July 2, 2016
*Important announcement at the end of this post.*
I have the deepest respect and love for the amazing life that Ellie Wiesel lived. He passed away today at the age of 87. For those of you who don't recognize his name, this man not only survived the absolute terror of the Nazi camps but then dedicated his whole life to making sure that the world would never forget. I will never forget his legacy.
It was both intriguing and shocking to me that Ellie had to spend so much time convincing others of what was going on. Even while his friends, family and neighbors were being rounded up into very small communities and started being put onto trains, nobody wanted to believe that they were being sent to labor camps where they would be exterminated. They wanted to believe what they were being told by the Nazi soldiers--that they were going to a less crowded and wonderful new place to live. He begged and pleaded many times with his friends but they didn't want to believe that things could be so awful...
It is absolutely appalling to me that even today, there are many who do not believe that the Holocaust ever happened. Many times, I've thought about why this could be and it is apparent to me that those people do not want to believe that something SO horrific took place in our history--very similarly to how Ellie's Jewish community didn't believe him as he begged them not to step foot on the trains which led them to their deaths.
The reason why I have pondered this topic so much is largely because of what I've been through. I have seen many abused children receive responses of disbelief from outside adults and peers when they try to speak out about what is happening to them. When I first publicly announced that my father abused me and my sisters (to shed light on the truth due to the other theories floating around of why they ran), there was so much controversy, confusion and even disbelief--even coming even from those who had known us since we were young children. It was like people did not want to believe that a member of their family, community and/or church could ever be abusive children--because that thought would be too horrific and would change the way they viewed that person.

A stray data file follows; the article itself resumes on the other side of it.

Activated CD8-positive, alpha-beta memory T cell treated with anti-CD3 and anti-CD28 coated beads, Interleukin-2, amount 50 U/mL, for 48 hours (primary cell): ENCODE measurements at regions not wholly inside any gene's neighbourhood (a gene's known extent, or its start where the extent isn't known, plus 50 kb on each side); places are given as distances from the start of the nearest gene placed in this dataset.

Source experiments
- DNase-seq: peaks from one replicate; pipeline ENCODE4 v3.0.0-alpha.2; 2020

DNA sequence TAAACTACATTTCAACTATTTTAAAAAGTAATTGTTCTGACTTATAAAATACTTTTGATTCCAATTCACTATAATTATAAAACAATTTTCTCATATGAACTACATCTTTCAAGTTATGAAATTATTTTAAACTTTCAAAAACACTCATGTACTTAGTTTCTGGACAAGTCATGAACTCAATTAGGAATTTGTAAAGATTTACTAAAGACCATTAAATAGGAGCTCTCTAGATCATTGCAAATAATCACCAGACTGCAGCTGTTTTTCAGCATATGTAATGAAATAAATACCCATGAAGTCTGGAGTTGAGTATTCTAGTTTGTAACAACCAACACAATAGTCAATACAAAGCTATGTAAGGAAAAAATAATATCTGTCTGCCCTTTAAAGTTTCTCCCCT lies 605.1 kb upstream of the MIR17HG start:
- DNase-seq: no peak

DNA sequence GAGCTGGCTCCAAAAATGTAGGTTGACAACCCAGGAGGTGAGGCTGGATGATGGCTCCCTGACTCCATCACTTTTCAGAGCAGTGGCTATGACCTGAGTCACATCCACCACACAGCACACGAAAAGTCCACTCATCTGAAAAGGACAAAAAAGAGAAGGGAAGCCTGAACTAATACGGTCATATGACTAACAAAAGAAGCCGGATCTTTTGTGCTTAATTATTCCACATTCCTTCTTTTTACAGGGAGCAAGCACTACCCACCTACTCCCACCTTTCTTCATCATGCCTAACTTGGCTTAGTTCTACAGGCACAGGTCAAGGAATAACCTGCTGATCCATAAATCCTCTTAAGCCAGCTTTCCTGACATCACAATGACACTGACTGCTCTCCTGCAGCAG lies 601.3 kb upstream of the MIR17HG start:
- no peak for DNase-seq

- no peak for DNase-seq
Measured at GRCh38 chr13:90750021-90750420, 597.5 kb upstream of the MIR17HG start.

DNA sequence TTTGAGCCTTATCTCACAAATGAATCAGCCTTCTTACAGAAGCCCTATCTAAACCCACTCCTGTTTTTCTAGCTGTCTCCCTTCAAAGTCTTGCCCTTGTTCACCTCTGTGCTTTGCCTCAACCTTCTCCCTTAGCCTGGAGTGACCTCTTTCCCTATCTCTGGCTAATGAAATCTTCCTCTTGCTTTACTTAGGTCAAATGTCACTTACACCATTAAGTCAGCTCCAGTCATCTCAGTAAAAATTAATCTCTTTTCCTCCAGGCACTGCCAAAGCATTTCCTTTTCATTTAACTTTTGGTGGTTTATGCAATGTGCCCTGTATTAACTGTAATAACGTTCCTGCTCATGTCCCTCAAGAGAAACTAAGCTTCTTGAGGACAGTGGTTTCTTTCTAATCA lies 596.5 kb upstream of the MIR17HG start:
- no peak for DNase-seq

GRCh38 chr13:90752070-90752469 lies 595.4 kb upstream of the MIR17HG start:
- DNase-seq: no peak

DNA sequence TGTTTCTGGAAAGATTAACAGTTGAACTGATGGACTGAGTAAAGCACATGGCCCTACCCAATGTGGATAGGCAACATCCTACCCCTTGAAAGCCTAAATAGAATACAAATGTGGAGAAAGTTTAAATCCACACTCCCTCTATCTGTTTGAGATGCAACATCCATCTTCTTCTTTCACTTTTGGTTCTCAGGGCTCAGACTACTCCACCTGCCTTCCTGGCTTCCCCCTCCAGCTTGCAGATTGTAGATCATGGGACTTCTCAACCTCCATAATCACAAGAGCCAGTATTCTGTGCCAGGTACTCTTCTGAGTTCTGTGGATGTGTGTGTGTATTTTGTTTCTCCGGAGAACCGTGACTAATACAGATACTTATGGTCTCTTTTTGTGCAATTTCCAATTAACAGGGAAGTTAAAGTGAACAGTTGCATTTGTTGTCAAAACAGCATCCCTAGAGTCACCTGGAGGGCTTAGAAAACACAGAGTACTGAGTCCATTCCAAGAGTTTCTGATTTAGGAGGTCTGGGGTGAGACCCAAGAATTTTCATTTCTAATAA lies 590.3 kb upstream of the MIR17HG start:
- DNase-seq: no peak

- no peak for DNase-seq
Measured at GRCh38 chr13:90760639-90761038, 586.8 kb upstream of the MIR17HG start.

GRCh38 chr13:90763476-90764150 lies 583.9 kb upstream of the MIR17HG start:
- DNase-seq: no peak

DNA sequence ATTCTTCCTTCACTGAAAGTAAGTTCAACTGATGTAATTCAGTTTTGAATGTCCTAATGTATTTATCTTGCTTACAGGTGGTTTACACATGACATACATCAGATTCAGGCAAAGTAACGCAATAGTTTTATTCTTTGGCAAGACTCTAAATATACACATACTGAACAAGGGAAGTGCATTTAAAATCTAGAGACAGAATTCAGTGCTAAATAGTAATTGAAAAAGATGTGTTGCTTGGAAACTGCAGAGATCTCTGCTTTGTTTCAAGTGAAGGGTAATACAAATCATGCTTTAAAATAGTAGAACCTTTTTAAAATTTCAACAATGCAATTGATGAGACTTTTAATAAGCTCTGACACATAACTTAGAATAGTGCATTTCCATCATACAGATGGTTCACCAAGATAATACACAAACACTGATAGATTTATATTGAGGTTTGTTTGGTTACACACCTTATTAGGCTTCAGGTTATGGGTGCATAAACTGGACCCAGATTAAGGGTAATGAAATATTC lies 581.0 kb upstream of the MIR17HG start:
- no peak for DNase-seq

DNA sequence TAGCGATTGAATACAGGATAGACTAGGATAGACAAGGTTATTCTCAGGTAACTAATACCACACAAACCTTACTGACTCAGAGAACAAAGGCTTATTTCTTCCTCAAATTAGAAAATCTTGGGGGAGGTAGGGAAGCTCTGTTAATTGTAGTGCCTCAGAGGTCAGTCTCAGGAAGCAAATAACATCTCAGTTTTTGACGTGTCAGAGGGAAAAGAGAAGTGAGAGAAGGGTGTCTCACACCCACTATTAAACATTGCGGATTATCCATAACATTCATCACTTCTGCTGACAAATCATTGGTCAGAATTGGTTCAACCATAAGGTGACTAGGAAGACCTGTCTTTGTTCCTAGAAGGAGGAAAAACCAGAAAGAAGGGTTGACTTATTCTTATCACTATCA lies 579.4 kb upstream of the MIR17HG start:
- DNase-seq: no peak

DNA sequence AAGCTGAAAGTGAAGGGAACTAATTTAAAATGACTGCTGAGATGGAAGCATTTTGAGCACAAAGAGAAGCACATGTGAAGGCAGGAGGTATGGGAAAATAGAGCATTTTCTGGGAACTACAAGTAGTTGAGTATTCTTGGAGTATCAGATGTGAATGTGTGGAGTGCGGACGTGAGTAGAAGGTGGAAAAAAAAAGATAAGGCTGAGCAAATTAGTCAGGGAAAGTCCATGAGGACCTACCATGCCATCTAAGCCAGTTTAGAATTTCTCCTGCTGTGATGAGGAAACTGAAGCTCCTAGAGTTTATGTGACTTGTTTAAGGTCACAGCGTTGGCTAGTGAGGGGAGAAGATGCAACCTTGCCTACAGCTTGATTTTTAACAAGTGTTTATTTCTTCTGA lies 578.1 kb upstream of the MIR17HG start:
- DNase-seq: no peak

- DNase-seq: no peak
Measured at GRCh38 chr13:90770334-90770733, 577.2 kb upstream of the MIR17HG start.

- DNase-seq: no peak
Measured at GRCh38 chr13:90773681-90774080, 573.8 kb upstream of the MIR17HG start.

One of the most difficult challenges in this case is rallying support from those who's fears are blocking their knowledge of the truth. If you are following this page because of a similar experience in your life, you know EXACTLY what I'm talking about.
Sydney and Dani weren't ever heard, and now they've been with our father for almost 4 months with no contact. 107 days of nothing except for what they said to the GAL on court record: that since being picked up from Slate Canyon, they've been extremely roughed up, traumatized, and STILL want the truth to be heard. They've been put in a program that harms children and have not been allowed to contact us. They have no idea how hard we are fighting, or all of the support they have online.
I believe the public eye has been extremely important, because it has forged a path of transparency on what has been going on in the case, which is something we never had before 2014. However, due to my current criminal case this will be my last post for a little while. Both this blog and my Facebook page are being handed over to a group of supporters, where regular updates will be shared from our newly merged page for Sydney and Dani.
I love you all. My prayers are with you and each of your individual trials. I am so grateful for all of you who have chosen to "like" my Facebook page, follow this blog and proudly show your support for my sisters, these two brave young women who have tried and tried to speak out. Keep their story alive by continuing to participate. Thank you. -Brittany